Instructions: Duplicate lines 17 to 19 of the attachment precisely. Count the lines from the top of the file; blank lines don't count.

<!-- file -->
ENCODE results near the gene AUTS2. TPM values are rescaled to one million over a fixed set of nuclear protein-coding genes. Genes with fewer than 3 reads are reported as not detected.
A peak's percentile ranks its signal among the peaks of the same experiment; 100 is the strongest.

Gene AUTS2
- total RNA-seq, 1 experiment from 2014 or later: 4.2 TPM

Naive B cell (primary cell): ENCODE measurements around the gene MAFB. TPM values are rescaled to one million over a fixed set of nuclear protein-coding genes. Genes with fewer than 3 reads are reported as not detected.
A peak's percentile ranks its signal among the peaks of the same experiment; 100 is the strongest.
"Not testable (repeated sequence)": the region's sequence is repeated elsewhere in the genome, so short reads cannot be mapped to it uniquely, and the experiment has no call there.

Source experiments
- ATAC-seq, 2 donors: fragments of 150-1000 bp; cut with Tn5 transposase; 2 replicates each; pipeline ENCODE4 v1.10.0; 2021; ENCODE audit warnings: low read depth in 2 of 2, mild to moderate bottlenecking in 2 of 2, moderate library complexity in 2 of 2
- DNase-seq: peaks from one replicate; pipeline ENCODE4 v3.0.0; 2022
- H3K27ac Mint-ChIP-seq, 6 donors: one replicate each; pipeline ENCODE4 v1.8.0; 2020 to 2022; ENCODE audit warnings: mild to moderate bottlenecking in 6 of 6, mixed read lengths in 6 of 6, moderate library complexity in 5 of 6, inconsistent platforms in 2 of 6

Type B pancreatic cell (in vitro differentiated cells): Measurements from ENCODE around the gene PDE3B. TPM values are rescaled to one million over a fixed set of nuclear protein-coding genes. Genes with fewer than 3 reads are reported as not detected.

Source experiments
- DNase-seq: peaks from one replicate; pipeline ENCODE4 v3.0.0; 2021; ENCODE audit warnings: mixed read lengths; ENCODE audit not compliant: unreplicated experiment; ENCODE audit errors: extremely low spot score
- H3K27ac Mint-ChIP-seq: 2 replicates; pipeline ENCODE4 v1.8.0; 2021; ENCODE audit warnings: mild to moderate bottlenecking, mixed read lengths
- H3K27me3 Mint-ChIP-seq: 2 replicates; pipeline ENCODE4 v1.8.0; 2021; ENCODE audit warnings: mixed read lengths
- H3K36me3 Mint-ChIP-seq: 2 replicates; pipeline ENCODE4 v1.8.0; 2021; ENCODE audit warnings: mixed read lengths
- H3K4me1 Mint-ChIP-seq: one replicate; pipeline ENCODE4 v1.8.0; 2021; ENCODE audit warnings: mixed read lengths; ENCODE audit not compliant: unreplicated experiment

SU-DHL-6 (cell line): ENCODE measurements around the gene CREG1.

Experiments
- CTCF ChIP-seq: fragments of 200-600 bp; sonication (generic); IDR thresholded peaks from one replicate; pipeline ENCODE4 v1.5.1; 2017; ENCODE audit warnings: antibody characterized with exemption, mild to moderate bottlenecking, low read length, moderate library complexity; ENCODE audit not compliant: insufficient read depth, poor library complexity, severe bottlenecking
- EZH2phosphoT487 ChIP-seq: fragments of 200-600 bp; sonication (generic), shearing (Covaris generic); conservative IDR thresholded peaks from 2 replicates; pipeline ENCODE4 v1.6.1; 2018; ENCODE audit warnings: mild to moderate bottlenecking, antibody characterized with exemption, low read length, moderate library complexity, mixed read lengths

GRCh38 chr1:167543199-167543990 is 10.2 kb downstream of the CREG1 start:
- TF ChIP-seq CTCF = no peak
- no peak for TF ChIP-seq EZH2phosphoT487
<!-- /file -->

- H3K36me3 Mint-ChIP-seq: 2 replicates; pipeline ENCODE4 v1.8.0; 2021; ENCODE audit warnings: mixed read lengths
- H3K4me1 Mint-ChIP-seq: one replicate; pipeline ENCODE4 v1.8.0; 2021; ENCODE audit warnings: mixed read lengths; ENCODE audit not compliant: unreplicated experiment

SU-DHL-6 (cell line): ENCODE measurements around the gene CREG1.